Privacy set to be biggest casualty of UK election, as "snoopers' charter" returns

Just hours after Conservative's re-election, the UK government pledged to bolster its surveillance efforts. Third time lucky, this time it might actually go through.
Written by Zack Whittaker, Contributor
(Image via BBC/Twitter)

The new UK government is set to reintroduce a controversial bill, expanding the country's surveillance powers.

Home Secretary Theresa May said Friday, within hours of the prime minister David Cameron declaring a Conservative majority in Thursday's general election, that the draft powers were "one very key example" of policy previously blocked by the coalition's partners.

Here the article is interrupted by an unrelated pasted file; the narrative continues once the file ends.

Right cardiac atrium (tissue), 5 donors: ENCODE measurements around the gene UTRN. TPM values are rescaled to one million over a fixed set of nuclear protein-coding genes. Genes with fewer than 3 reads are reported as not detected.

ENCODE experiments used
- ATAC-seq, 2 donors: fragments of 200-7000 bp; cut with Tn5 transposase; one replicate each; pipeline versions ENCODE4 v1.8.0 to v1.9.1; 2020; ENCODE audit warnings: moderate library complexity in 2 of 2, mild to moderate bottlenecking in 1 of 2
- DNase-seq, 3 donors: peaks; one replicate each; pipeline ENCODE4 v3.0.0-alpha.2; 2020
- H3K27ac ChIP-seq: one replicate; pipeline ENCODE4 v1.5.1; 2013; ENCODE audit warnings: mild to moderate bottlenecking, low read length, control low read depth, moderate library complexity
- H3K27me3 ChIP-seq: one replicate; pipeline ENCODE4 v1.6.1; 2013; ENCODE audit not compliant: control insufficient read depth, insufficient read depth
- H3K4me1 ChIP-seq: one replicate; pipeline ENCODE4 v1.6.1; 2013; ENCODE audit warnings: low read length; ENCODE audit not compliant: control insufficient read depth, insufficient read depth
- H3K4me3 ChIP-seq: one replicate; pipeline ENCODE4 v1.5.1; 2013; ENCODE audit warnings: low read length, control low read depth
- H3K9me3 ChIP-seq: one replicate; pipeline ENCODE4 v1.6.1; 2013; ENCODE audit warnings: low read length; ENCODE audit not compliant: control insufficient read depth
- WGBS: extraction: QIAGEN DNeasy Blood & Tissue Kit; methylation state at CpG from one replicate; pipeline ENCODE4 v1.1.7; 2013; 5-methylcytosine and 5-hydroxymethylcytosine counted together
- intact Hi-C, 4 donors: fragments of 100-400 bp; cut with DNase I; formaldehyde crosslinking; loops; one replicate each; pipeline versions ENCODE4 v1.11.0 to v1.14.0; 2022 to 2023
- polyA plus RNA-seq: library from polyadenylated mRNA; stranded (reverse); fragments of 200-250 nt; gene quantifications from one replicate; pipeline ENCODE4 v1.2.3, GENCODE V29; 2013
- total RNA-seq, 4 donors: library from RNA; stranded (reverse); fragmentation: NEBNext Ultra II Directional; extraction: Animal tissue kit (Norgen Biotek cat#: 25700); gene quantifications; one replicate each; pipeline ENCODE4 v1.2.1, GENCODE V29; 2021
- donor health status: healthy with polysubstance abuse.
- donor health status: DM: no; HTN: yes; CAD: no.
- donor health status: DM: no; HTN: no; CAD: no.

"A Conservative government would be giving the security agencies and law enforcement agencies the powers that they need to ensure they're keeping up to date as people communicate with communications data," said May in an interview with the BBC.

That law, the Draft Communications Data Bill (but also known by critics as the "snoopers' charter") would give government agencies far wider access to phone records and browsing activity, text messages, and social media use.

It gained considerable criticism from Internet companies and privacy groups when it was first introduced more than three years ago, but was blocked by Liberal Democrat coalition partner Nick Clegg.

Following the Charlie Hebdo attacks in France earlier this year, the prime minister said he was looking to outlaw digital encryption and revive surveillance laws.

France and Canada followed in similar footsteps, pushing surveillance bills through their respective parliaments -- and succeeding.

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